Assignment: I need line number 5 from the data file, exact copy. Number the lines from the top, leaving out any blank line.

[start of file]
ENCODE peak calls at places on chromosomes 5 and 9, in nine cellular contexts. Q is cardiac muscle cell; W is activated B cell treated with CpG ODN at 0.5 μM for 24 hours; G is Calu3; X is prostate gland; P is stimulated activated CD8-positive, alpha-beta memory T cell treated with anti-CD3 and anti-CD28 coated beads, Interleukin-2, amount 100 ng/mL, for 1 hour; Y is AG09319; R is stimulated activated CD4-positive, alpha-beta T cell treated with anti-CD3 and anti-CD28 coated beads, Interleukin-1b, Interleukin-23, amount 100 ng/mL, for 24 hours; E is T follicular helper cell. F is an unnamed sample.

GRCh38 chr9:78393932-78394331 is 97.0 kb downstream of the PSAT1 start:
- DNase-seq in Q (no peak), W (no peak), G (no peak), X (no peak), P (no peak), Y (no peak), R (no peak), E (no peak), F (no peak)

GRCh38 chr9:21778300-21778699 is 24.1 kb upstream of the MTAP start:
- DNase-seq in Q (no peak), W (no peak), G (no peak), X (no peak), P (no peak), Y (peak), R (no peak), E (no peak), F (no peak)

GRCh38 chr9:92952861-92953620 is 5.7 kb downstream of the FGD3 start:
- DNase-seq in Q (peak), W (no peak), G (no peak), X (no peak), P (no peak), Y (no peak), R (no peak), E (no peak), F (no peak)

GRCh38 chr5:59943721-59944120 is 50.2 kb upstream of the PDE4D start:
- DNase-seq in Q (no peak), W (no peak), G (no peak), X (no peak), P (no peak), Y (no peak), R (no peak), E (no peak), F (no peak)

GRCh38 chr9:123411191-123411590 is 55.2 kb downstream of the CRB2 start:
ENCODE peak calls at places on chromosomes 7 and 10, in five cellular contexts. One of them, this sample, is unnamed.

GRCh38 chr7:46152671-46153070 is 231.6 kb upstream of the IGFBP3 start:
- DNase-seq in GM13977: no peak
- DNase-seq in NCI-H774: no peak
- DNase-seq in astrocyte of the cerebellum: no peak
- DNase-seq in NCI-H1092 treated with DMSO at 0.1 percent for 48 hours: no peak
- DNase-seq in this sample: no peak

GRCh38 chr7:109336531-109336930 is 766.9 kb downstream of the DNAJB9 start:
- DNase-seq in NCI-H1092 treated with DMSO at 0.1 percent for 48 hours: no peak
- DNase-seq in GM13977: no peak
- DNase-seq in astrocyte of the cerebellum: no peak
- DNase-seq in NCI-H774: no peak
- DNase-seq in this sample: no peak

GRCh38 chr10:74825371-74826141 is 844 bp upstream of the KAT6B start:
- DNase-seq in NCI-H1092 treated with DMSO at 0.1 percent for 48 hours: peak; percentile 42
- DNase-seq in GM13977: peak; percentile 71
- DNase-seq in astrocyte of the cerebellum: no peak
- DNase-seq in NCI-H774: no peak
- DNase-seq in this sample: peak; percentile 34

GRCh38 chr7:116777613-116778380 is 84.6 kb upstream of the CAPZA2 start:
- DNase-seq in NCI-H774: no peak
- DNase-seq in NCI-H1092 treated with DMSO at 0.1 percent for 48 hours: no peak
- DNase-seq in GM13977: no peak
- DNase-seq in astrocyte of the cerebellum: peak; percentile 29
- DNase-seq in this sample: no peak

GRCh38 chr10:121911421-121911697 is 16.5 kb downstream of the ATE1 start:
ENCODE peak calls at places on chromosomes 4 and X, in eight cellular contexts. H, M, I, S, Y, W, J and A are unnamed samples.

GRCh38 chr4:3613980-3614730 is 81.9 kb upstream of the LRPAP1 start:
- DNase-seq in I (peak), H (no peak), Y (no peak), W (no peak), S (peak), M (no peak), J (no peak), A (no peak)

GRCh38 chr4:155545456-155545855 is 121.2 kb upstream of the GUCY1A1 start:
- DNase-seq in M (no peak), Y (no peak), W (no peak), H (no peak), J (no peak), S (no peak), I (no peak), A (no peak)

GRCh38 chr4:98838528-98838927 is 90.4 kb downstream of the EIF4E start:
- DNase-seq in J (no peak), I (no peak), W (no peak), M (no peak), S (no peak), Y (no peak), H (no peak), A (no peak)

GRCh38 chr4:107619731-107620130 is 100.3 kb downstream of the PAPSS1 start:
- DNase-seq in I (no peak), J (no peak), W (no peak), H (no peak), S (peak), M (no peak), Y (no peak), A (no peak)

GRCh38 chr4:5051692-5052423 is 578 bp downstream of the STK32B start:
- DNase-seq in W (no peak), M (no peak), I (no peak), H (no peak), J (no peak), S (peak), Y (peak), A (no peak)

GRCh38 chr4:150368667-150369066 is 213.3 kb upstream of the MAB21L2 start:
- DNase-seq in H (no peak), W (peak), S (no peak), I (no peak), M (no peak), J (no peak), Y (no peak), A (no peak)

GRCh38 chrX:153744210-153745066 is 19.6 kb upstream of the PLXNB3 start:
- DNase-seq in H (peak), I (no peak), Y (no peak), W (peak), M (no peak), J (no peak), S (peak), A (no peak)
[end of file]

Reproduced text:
- DNase-seq in Q (no peak), W (no peak), G (no peak), X (no peak), P (no peak), Y (peak), R (no peak), E (no peak), F (no peak)